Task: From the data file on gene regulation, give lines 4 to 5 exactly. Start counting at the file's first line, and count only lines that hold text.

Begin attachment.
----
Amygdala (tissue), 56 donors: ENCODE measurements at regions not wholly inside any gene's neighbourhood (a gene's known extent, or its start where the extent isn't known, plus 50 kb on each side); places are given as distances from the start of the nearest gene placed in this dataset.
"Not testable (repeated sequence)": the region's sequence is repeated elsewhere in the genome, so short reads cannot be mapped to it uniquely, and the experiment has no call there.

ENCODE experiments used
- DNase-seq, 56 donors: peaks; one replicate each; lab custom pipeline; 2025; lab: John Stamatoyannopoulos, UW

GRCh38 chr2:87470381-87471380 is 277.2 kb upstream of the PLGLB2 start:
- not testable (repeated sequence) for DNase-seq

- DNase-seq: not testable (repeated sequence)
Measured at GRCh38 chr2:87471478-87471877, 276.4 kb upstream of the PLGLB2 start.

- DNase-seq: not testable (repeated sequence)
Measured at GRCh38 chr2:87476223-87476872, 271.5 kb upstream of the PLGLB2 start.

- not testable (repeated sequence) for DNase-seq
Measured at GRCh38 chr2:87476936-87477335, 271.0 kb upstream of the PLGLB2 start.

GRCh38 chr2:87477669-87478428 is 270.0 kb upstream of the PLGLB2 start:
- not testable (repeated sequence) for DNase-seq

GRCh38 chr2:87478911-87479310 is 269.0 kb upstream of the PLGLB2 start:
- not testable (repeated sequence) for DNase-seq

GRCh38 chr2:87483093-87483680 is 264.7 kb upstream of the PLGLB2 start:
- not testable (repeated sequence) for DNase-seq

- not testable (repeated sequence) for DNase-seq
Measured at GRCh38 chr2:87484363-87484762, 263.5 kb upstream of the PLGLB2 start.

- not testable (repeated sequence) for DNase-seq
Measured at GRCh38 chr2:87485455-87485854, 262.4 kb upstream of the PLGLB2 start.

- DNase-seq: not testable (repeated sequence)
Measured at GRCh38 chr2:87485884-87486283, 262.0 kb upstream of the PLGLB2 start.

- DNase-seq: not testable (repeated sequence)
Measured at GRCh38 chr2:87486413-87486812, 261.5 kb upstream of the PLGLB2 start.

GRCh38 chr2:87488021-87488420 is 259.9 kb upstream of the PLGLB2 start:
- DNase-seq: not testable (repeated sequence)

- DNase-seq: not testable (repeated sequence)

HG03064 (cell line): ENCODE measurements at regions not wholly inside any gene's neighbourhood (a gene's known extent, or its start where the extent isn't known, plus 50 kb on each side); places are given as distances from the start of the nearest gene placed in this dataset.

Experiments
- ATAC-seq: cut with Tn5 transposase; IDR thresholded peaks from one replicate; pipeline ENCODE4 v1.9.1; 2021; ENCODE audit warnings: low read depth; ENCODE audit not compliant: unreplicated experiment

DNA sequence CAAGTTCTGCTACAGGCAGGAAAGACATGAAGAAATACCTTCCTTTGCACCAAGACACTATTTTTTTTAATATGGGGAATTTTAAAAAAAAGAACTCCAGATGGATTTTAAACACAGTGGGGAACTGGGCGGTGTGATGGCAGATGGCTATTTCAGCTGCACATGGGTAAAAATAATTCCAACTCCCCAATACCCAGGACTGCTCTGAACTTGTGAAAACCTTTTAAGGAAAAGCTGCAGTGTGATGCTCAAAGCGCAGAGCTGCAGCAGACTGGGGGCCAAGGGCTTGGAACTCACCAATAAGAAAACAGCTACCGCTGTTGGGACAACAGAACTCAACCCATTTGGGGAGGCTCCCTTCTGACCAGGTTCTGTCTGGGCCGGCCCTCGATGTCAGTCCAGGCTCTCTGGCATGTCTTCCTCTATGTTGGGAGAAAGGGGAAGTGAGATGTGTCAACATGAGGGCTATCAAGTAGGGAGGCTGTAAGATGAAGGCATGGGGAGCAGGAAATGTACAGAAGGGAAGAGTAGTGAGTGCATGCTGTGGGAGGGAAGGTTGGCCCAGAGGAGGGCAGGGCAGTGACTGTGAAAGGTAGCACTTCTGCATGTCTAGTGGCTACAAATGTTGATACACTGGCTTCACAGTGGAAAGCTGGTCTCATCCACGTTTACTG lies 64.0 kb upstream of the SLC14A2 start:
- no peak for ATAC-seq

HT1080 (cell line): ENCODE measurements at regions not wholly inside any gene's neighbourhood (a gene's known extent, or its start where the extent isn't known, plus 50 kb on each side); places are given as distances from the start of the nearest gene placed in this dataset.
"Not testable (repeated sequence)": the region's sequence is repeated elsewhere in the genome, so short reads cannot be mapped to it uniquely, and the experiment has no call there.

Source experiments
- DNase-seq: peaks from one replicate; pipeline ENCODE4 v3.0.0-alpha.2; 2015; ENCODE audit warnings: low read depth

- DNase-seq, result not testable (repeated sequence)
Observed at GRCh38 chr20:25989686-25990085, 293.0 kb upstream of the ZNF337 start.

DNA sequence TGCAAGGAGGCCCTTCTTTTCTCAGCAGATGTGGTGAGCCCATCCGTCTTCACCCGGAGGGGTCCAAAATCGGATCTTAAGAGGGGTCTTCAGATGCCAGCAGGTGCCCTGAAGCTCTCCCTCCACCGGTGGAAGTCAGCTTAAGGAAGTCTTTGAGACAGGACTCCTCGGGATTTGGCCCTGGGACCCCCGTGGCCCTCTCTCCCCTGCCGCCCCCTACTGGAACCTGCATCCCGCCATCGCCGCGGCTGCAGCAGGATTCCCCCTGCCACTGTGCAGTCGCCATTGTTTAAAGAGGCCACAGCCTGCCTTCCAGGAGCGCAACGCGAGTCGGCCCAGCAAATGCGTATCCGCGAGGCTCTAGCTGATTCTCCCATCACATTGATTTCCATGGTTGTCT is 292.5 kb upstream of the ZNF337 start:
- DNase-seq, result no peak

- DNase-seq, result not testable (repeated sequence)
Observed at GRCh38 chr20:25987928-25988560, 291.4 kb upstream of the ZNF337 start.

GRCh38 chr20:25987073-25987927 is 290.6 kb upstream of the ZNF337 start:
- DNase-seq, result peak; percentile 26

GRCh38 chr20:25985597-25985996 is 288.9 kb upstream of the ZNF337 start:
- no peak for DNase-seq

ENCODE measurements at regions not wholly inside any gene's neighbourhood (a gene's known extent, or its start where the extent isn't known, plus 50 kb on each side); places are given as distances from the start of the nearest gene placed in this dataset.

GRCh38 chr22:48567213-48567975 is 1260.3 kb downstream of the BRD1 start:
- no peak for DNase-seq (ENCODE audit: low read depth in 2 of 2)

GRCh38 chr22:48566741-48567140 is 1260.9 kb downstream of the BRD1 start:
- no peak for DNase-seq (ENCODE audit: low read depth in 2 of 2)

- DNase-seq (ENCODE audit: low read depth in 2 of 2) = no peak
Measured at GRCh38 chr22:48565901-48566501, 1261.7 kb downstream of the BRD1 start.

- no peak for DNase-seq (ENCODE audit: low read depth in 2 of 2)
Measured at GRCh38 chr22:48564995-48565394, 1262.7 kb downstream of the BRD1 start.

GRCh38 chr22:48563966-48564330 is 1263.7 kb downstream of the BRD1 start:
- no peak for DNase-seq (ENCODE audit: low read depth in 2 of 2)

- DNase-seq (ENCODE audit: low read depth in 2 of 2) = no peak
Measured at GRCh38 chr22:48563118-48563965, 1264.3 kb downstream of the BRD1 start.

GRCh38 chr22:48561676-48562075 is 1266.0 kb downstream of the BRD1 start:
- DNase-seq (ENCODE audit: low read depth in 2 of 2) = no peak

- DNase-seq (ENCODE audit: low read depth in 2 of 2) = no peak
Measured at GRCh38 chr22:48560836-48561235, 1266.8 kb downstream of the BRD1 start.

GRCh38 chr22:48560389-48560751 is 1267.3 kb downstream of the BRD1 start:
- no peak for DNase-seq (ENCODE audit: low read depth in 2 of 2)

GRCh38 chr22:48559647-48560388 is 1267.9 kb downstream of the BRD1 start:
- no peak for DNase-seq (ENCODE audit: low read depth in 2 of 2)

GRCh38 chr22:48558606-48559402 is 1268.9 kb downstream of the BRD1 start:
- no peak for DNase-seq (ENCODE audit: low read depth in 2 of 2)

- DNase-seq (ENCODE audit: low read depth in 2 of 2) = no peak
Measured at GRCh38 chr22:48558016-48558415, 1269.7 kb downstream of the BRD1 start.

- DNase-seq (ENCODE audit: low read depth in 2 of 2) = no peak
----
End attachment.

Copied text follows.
- DNase-seq, 56 donors: peaks; one replicate each; lab custom pipeline; 2025; lab: John Stamatoyannopoulos, UW

GRCh38 chr2:87470381-87471380 is 277.2 kb upstream of the PLGLB2 start: